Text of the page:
Krispy Kreme just introduced heart-shaped doughnuts filled with cream and made with real Hershey’s chocolate. They’re perfect for Valentine’s Day. Not only are they delicious, but it’ll be easier for Cupid’s arrow to hit you if you put on forty pounds.
How I wrote it:
This news item caught my attention because it has two fertile topic handles, “fattening doughnuts” and “Valentine’s Day.” Plus I had a reaction to it like “Wow, those are really, really fattening.” And if a news item provokes a strong reaction in you, it may be a good candidate to be a joke topic.
To come up with a punch line, I visualized the topic, as recommended by my Punch Line Maker #5. I imagined someone eating a lot of those doughnuts. Then I exaggerated that mental image: the doughnut eater grows to an enormous size.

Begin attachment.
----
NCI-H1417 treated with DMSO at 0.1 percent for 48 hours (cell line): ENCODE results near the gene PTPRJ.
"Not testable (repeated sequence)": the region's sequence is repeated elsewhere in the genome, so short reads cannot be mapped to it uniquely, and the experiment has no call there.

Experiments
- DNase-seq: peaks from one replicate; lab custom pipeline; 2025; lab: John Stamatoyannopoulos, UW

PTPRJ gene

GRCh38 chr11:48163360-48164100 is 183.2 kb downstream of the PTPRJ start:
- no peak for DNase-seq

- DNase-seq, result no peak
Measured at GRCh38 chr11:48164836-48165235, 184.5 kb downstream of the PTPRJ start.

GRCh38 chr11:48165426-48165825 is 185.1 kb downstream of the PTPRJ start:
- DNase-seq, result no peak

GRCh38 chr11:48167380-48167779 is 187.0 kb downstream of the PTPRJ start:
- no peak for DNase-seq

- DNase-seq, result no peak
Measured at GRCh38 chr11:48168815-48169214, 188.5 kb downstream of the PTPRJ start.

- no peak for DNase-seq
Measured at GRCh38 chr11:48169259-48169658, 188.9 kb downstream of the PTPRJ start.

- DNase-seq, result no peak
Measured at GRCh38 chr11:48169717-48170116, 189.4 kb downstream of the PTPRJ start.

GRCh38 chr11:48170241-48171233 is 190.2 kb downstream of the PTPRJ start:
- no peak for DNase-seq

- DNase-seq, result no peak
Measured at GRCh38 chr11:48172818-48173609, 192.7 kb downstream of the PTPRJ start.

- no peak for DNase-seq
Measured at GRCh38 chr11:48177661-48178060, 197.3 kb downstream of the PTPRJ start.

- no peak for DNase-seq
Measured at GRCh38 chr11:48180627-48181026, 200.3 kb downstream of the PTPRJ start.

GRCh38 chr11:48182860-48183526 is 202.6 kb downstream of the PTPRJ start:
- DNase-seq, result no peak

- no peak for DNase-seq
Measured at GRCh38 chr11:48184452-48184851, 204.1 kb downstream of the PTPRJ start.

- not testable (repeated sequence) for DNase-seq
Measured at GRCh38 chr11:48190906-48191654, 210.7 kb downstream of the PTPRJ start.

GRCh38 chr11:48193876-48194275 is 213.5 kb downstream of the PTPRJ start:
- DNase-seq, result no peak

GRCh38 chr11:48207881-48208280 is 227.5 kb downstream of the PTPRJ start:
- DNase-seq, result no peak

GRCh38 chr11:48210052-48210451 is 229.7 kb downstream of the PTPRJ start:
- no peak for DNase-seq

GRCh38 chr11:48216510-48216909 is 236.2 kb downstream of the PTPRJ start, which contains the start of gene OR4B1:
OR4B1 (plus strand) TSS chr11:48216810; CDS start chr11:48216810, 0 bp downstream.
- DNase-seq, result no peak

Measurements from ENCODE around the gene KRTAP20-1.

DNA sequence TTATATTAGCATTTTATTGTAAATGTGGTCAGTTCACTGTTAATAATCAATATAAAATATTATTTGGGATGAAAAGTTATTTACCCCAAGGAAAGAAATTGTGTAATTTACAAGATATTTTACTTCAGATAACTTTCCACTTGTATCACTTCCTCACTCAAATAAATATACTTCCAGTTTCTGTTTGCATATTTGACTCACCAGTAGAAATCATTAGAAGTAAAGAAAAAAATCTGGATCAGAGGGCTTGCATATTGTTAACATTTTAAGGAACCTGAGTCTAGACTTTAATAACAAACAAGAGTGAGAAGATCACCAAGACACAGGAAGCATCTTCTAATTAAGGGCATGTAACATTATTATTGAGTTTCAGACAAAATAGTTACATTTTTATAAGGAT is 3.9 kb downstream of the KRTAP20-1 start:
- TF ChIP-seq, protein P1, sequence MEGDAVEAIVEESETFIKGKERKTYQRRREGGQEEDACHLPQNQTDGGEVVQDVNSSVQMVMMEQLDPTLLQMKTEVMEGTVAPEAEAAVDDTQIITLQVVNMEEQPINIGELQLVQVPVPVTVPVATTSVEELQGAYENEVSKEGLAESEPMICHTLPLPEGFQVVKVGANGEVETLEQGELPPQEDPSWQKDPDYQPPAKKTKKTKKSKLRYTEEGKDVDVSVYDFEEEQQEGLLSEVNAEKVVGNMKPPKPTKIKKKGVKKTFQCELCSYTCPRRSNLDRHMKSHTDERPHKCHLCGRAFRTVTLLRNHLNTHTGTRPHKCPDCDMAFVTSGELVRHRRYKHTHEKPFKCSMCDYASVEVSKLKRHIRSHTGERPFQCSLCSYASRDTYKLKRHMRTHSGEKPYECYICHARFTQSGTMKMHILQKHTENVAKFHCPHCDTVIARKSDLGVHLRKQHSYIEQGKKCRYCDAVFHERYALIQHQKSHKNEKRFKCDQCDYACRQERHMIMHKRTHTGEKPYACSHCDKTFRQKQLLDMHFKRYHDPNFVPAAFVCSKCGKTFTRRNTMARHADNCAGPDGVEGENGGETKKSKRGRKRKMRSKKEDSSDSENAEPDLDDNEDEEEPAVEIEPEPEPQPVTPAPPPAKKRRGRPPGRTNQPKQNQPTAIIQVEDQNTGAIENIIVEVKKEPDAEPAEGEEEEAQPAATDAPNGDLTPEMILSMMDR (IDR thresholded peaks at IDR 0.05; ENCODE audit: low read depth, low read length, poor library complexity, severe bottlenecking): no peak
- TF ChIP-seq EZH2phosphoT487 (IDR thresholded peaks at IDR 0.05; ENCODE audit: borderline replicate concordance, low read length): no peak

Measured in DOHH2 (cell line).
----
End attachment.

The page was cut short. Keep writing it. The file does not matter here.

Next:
I also visualized associations of the other topic handle, “Valentine’s Day,” and thought of Cupid shooting his arrow. Then I mentally pictured Cupid aiming at the massive doughnut eater. That’s how I linked the two topic handles and got the idea for my punch line.
The original news item contained unnecessary details, like the names of the doughnut varieties. To keep the joke as short as possible, I edited the topic down to include only the details that reinforce the idea that those doughnuts are really fattening.
The joke would work almost as well without “Not only are they delicious, but…” But I added the phrase to misdirect the audience a little bit more, to make the punch line more surprising. That phrase leads the audience to expect some bland ending like, “Not only are they delicious, but they’re not just the same old box of chocolates.”